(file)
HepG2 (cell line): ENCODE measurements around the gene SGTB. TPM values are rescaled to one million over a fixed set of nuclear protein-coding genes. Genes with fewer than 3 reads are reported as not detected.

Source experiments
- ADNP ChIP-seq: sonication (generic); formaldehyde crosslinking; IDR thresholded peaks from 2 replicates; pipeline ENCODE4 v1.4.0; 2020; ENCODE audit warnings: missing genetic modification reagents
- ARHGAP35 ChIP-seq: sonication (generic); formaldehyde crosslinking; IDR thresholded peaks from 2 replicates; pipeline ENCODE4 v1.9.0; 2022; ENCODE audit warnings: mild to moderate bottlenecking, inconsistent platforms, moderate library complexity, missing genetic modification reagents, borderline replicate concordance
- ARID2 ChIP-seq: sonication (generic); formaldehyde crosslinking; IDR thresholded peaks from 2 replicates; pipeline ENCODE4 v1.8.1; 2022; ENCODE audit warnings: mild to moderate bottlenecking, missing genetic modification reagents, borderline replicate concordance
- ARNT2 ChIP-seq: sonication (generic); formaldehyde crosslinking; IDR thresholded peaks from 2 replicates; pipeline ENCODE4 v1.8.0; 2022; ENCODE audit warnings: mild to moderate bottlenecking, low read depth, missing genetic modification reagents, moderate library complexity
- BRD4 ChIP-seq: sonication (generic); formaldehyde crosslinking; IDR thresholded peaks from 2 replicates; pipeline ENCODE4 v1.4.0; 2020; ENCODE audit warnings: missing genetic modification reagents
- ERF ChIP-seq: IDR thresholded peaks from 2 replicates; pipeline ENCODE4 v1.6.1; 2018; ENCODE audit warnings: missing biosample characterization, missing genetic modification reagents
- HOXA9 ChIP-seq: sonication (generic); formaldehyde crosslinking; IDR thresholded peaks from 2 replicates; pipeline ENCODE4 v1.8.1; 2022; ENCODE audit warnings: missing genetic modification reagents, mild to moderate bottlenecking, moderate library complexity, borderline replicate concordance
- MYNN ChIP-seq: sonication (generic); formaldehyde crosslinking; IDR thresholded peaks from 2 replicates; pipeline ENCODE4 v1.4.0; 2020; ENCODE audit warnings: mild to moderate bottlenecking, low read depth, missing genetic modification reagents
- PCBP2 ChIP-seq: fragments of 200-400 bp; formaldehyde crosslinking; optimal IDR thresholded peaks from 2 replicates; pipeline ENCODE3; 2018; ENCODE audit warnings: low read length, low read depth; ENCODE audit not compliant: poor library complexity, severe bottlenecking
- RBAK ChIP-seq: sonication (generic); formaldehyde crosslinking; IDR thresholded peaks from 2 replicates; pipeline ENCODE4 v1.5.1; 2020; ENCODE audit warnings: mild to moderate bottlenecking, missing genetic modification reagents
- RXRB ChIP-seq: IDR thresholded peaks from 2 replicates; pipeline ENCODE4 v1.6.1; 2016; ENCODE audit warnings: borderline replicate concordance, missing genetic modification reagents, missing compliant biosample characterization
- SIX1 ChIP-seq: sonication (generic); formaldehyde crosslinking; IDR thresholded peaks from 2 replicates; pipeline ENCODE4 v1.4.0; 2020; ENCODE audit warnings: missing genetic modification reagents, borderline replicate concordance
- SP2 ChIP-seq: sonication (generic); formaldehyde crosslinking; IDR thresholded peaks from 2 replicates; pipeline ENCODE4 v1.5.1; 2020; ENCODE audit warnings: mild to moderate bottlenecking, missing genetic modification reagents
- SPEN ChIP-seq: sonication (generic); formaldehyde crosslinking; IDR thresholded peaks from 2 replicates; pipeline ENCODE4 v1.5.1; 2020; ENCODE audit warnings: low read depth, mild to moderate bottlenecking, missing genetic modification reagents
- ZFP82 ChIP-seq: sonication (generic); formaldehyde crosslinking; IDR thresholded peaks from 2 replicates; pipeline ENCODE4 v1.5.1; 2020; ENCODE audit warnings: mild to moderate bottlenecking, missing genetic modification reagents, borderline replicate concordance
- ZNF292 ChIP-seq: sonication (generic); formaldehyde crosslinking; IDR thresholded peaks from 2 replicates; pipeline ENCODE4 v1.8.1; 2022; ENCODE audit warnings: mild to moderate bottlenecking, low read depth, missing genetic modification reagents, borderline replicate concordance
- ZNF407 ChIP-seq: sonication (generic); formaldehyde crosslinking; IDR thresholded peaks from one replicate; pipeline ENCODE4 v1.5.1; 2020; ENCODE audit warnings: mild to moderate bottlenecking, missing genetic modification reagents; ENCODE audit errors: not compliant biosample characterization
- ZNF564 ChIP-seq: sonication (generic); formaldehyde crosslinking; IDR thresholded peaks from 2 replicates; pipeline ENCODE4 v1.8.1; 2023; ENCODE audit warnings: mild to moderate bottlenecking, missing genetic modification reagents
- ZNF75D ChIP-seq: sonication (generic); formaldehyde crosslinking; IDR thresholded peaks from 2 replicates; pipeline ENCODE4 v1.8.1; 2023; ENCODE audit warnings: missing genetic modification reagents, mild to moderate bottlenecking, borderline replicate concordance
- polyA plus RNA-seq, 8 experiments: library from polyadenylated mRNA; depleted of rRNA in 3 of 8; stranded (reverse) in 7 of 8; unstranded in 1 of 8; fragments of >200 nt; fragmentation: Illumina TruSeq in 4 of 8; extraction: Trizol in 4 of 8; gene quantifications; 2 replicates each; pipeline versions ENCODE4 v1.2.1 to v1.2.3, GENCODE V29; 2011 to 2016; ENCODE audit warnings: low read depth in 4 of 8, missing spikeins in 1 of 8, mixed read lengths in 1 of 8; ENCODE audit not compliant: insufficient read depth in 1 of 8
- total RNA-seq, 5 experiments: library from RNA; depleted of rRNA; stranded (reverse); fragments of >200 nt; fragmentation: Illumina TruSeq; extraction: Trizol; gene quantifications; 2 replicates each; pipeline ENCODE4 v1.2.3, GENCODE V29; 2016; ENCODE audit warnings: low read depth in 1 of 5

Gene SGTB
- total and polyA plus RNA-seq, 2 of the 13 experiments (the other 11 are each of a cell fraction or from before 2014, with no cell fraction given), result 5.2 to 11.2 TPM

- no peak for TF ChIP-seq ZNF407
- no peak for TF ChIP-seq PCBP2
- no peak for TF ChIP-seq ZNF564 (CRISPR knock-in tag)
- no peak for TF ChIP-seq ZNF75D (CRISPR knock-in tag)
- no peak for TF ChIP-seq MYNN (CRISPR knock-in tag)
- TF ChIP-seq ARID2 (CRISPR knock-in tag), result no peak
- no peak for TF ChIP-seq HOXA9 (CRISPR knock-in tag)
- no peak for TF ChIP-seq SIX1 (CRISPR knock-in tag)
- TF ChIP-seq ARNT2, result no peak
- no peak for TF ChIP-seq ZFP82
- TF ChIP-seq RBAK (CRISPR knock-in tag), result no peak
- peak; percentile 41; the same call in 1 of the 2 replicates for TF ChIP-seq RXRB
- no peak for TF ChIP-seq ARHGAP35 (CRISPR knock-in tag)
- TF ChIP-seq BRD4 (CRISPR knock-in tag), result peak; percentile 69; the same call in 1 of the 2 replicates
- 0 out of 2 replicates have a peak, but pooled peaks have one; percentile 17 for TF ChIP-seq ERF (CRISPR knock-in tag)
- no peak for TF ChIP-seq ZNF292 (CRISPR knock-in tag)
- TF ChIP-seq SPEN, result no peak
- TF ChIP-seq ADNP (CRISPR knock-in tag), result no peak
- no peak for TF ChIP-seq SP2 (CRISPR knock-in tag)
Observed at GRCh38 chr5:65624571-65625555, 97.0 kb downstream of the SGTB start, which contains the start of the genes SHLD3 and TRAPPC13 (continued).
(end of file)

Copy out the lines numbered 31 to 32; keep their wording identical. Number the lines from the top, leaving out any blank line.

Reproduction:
- TF ChIP-seq ARID2 (CRISPR knock-in tag), result no peak
- no peak for TF ChIP-seq HOXA9 (CRISPR knock-in tag)